My partner and I enjoy adventure. We road a tandem over the San Juan Bautista Anza Historic Trail recently without a motor all the way to Salinas from San Juan Bautista and back. The Moustache would have faired even better with a quicker ascent and a better ride once we got back on road.
The Trekking bike is a better bike if you plan to tour long distance and want to have the option to go both on and off-road, but tour fast on road.
In it's trekking form, this bike did great off-road. Jack London State Park has some pretty good trails. The main trail is a biking/hiking/horse path that winds up the summit past redwoods, a lake that Jack built for fishing and swimming and through many creeks and washes. It is well maintained by the locals and volunteers with lots repair work where the trail washes out. To the locals, this is their back yard play ground and everything done is in the spirit of the wild adventurer Jack London. To me, this park is a spiritual pilgrimage destination to any one who enjoys the outdoors unfettered by the safety of civilization.
Once you get past the lake and head up aways, the trail gets steep and rocky. It's 2300 feet to the top. A bit further up, you'll see a camp set in some old redwoods. This is the spot London often camped out with his crew. From here, the trail gets very challenging. I've led groups on this trail before but not by tandem so we made it up.
My partner and I gave it our best shot to get as high as we could up the mountain. At one point she had to get off and walk as the path was steep, wet and slippery. Without knobbies the back wheel was slipping. It actually slipped more without her on the bike but once we got to a flat area she climbed back on and road a few more hundred feet until we came to a vey rocky, very muddy, very washed out area that I had to push the tandem up using walk assist from Bosch. Even with that I realized that this was pretty much our turnaround point, I expect we were about 2/3 ways up. We let the rest of the riders go on ahead.
With knobbies and more commitment we could have made it all the way, but neither of felt like pushing things today and we turned back to enjoy the down hill. On the way down we got to test out the big Magura brakes, pretty much cooking them the whole way. Going down even in mud, our Super Moto X tires held grip great come to think of it. As much as we need a good system for climbing on a bike like this we need even better brakes to make sure we get down safely.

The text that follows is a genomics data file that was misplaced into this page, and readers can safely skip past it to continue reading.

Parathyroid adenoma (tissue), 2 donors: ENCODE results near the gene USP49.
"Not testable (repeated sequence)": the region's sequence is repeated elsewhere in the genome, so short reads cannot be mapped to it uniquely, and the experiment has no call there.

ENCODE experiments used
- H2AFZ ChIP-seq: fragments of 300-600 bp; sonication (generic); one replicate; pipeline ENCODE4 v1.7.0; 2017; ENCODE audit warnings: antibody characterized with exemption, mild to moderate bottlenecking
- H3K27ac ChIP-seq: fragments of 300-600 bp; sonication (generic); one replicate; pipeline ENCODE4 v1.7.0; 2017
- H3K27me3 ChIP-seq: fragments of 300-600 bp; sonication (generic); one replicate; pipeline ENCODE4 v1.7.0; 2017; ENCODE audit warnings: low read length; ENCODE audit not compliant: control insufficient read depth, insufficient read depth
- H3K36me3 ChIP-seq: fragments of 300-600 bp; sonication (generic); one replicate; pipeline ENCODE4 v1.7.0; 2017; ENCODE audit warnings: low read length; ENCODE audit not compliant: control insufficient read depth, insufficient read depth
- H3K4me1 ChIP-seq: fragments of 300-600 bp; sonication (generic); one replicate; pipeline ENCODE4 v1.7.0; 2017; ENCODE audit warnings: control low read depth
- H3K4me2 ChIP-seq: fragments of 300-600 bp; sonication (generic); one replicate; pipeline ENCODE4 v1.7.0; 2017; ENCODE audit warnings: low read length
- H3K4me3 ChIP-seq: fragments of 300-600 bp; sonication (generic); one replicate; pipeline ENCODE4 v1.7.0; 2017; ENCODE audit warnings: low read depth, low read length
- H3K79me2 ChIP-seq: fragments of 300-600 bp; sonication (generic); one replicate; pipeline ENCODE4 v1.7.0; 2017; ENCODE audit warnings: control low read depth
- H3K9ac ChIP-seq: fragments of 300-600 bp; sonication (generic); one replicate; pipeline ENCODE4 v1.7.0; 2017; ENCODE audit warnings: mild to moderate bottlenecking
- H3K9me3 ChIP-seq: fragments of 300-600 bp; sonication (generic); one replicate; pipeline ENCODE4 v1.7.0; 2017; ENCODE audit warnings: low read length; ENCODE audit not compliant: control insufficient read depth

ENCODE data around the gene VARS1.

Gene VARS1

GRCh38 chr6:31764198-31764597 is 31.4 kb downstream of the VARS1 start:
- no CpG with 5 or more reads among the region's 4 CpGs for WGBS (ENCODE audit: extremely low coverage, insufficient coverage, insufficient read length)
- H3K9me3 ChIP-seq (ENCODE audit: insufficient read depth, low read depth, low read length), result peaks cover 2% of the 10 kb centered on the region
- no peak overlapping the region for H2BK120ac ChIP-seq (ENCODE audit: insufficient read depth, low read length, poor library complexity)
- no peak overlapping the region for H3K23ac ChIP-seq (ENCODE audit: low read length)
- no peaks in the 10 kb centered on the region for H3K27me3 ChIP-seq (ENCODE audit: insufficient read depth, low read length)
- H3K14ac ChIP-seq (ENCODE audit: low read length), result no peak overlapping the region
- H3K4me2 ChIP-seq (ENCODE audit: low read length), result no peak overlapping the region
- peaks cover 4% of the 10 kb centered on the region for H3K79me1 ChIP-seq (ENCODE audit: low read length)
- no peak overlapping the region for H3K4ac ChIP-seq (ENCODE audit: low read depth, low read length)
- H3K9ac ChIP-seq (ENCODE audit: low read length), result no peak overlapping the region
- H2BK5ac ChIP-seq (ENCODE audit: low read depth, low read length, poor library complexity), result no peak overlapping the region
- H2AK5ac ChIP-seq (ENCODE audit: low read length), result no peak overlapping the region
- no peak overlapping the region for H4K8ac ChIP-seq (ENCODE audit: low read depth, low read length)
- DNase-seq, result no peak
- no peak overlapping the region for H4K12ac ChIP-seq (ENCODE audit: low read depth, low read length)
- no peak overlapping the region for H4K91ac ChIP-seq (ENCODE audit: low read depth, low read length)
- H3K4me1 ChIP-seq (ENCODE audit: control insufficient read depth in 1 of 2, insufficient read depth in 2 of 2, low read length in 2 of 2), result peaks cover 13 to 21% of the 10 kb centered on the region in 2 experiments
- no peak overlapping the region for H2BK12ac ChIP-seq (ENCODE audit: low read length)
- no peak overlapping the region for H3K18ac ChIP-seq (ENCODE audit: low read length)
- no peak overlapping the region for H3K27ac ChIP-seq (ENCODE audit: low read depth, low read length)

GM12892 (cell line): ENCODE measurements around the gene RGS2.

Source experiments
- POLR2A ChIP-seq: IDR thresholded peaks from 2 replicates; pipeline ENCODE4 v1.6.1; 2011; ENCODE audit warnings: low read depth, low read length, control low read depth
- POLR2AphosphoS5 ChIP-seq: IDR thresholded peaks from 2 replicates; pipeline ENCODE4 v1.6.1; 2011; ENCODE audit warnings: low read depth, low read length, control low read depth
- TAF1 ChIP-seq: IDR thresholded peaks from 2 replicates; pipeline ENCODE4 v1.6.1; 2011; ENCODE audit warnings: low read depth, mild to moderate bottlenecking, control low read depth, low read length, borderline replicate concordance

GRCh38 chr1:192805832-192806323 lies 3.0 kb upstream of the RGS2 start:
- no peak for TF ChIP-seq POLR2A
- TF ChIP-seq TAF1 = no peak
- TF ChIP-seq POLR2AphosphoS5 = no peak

I love the Moustache Tandem! My stoker partner loves it too, so much so she wants to trade in her own Felt hybrid ebike for a Moustache tandem and let it be our main touring ebike, since we are usually riding together always anyway. As a couples option, the tandem just can't be beat. It is just the best way to tour as a couple. You get to ride together, you get to divide some of the navigation and of course the pedaling power. With a motor and 2 batteries it gets even better. On a tandem you're already blowing out the weight issue, so you're heavy. Adding a motor and batteries doesn't change much to the equation.
I joked with her when she talked a little too much about my riding choices along the way that I wished the bike had an emergency un-coupling that allowed us to disconnect while riding, but other than that the features of the Samedi Tandem are great.
In the steep steep climbs, I wonder about chain life on a bike with this much riding on the chain. I think an upgrade soon to the SRAM EX1 system will be in order for a better chain and gear life. I'm also working on finding the best pannier and touring back setup for this ride, now that I know I can ride for miles and miles on this tandem. After a full day of riding we barely made a dent in the range of the batteries with only one notch down on the battery indicator.
Think about the distance you can cover on a bike that also rolls fine with the motor off. The rolling resistance of this bike is nearly zero. It rides fine with the motor off on flat terrain and basically you can use the eco mode of the Bosch system to get you to your cruising speed quicker and then just pedal to keep it up at speed, so you're only using your battery for climbing.
Any down sides to it? Little stuff like the grips. They are meant to be used with gloves, which I didn't bring this day. At this price point on a touring bike, I'd prefer to have some Supernova lights already built into the bike. It only has one water bottle mount. This bike is meant to eat up tons of adventure miles and so I'd want mounts all over the place for it. After yesterday's muddy ride I'm also going to be putting on a front mud fender and changing out the Ostrich bar bag for an Ortlieb bike camping bar bag. Just fantastic.
I'll end there. I just fell in love with the Moustache, which I really wasn't sure about at first. The bike rides like a dream but mostly it's got me dreaming of all the amazing places we are now hoping to go as a couple with this bike.